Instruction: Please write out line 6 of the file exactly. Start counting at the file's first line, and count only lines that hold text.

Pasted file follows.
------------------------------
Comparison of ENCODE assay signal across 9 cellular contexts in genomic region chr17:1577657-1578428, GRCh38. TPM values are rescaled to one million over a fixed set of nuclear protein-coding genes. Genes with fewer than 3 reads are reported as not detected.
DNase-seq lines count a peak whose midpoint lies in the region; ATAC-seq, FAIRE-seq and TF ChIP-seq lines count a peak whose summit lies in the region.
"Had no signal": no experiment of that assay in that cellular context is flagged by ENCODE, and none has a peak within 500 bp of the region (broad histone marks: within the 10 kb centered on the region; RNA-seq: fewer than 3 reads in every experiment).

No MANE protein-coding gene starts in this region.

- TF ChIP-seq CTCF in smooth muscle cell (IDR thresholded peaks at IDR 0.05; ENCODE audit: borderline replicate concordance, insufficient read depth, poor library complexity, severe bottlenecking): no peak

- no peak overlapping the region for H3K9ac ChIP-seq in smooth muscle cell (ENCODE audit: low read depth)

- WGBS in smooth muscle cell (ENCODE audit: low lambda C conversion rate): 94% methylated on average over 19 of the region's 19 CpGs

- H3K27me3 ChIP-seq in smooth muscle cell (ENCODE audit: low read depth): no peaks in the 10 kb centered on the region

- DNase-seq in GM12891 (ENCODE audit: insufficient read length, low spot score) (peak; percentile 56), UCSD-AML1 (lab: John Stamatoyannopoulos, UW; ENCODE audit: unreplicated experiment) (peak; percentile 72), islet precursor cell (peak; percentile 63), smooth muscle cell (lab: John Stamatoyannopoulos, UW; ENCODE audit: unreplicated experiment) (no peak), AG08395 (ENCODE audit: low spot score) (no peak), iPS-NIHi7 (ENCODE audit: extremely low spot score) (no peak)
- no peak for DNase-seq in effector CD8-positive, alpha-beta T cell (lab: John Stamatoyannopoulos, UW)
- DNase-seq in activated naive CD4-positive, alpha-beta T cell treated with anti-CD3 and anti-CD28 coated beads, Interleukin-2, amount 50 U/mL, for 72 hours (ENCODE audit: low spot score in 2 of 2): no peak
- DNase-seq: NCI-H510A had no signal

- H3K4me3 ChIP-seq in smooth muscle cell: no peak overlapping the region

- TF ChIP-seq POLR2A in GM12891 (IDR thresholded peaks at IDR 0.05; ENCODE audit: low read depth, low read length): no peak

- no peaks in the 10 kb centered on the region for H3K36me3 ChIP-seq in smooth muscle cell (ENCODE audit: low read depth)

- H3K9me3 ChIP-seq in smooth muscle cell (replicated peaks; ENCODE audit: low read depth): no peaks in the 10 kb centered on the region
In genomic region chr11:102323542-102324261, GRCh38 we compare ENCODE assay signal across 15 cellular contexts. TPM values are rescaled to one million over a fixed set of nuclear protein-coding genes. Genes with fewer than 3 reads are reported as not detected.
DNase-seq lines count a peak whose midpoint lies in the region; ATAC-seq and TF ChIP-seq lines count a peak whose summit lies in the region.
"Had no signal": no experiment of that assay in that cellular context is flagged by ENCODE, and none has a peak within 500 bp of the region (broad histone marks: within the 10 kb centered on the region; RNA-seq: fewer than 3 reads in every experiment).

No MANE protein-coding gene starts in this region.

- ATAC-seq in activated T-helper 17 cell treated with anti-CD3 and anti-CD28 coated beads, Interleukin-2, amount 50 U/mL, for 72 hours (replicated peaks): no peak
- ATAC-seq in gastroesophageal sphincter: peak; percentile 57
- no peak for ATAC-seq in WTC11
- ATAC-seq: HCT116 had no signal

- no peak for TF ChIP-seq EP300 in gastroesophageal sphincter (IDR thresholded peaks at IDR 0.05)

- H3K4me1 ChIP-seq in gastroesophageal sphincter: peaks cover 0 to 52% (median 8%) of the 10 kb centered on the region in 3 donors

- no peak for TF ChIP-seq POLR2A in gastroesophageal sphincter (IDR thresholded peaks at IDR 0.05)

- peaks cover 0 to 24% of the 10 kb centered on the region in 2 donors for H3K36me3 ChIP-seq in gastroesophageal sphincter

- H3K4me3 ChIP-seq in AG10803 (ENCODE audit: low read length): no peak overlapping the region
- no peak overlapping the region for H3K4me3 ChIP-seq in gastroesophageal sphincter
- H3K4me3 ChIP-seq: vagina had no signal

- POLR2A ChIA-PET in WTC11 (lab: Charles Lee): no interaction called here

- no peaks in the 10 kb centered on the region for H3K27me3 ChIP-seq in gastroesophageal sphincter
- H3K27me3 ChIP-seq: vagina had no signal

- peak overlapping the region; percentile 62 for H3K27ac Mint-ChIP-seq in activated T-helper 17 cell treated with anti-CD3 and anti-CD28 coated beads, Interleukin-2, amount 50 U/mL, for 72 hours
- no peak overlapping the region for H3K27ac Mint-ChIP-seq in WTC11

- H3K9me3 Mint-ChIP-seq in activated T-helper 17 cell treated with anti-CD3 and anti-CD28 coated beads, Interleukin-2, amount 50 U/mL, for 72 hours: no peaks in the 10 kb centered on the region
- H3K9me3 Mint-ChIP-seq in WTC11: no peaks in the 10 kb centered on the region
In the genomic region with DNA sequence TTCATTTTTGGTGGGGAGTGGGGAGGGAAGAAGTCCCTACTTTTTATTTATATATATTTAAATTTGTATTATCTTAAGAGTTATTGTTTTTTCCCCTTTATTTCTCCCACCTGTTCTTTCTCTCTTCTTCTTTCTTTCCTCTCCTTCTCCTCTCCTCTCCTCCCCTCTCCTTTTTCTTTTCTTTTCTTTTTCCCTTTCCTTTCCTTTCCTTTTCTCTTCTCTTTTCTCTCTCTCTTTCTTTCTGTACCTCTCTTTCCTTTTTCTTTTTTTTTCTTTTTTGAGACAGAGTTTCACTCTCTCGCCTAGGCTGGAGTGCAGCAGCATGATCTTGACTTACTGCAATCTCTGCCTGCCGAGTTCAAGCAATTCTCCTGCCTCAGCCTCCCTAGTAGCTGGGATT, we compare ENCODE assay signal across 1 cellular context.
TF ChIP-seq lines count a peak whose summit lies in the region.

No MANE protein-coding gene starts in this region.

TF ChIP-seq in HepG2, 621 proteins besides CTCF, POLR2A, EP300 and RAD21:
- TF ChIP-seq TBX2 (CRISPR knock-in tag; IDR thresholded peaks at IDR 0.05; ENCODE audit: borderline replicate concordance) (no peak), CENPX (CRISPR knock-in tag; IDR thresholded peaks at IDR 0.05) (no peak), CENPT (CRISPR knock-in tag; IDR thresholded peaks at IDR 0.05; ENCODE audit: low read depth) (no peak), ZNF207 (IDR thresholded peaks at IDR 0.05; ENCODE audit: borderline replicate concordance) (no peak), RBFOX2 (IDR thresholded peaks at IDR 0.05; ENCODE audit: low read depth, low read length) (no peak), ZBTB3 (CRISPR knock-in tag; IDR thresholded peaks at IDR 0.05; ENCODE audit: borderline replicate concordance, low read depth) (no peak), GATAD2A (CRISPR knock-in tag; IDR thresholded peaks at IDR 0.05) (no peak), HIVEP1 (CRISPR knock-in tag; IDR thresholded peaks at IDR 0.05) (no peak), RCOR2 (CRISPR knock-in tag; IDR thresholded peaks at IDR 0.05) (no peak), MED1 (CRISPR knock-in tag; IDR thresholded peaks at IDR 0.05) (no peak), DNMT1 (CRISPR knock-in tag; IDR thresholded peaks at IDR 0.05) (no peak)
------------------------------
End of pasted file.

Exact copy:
- no peak overlapping the region for H3K9ac ChIP-seq in smooth muscle cell (ENCODE audit: low read depth)